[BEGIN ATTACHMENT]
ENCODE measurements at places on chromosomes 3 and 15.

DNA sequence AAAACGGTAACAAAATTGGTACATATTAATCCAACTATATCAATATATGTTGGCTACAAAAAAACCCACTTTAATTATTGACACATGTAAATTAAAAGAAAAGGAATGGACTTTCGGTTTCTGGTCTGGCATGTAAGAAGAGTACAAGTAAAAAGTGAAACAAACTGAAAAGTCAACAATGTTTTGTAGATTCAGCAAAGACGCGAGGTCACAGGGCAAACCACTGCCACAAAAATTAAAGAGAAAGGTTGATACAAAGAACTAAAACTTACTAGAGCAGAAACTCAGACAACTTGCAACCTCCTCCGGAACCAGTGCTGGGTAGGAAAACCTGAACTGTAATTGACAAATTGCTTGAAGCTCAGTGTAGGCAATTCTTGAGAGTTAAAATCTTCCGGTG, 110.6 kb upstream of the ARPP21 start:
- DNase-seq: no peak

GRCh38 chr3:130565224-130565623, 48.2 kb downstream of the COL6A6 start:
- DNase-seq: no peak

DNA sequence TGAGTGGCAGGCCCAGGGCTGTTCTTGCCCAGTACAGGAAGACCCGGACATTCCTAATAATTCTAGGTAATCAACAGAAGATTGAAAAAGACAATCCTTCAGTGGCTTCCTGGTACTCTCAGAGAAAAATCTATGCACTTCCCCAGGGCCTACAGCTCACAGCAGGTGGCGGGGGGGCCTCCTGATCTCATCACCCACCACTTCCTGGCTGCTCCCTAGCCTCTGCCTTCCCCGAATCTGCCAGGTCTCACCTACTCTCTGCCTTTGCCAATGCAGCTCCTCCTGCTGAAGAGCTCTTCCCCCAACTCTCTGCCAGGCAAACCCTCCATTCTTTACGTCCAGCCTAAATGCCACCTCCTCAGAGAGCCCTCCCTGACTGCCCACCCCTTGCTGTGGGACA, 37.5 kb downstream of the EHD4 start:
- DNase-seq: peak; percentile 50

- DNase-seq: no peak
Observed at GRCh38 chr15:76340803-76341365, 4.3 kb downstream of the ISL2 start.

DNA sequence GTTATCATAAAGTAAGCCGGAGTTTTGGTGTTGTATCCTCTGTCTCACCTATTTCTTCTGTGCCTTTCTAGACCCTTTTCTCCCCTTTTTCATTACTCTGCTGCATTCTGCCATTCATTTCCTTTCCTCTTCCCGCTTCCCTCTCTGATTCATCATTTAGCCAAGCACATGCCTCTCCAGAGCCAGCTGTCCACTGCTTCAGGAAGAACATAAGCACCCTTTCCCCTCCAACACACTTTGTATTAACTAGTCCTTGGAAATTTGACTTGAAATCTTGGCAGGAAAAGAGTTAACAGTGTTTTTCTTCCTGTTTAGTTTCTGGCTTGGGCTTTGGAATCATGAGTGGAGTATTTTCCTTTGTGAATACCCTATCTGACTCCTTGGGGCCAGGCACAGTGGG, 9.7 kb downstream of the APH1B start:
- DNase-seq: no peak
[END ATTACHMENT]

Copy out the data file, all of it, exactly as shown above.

ENCODE measurements at places on chromosomes 3 and 15.

DNA sequence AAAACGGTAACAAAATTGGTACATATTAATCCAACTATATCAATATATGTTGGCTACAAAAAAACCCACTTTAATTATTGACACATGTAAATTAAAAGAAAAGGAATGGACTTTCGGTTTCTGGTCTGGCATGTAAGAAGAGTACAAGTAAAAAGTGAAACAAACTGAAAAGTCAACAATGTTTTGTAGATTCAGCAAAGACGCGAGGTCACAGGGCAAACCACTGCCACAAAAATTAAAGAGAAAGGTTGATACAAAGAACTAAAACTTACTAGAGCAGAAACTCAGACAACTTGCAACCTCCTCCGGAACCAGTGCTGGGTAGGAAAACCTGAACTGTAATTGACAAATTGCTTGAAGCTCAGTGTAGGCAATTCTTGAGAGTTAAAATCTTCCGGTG, 110.6 kb upstream of the ARPP21 start:
- DNase-seq: no peak

GRCh38 chr3:130565224-130565623, 48.2 kb downstream of the COL6A6 start:
- DNase-seq: no peak

DNA sequence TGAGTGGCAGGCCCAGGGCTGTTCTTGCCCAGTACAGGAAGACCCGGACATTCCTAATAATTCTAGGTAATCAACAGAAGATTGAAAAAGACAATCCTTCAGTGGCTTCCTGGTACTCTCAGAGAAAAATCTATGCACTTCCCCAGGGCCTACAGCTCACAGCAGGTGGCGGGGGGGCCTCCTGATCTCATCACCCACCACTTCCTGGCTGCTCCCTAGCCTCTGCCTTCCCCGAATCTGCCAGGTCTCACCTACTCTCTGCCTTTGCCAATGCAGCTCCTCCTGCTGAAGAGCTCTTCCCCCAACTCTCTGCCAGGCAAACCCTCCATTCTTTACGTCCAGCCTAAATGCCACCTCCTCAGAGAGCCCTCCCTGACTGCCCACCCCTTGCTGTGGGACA, 37.5 kb downstream of the EHD4 start:
- DNase-seq: peak; percentile 50

- DNase-seq: no peak
Observed at GRCh38 chr15:76340803-76341365, 4.3 kb downstream of the ISL2 start.

DNA sequence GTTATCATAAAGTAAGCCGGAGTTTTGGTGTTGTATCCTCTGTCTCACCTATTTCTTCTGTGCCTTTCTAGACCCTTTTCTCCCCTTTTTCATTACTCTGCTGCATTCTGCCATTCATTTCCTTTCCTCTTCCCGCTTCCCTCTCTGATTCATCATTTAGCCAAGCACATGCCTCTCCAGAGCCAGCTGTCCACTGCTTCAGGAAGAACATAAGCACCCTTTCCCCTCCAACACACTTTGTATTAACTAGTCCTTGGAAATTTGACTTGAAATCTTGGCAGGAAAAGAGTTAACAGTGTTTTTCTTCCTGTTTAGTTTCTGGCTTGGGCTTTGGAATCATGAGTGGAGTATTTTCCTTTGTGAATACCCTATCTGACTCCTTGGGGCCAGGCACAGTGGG, 9.7 kb downstream of the APH1B start:
- DNase-seq: no peak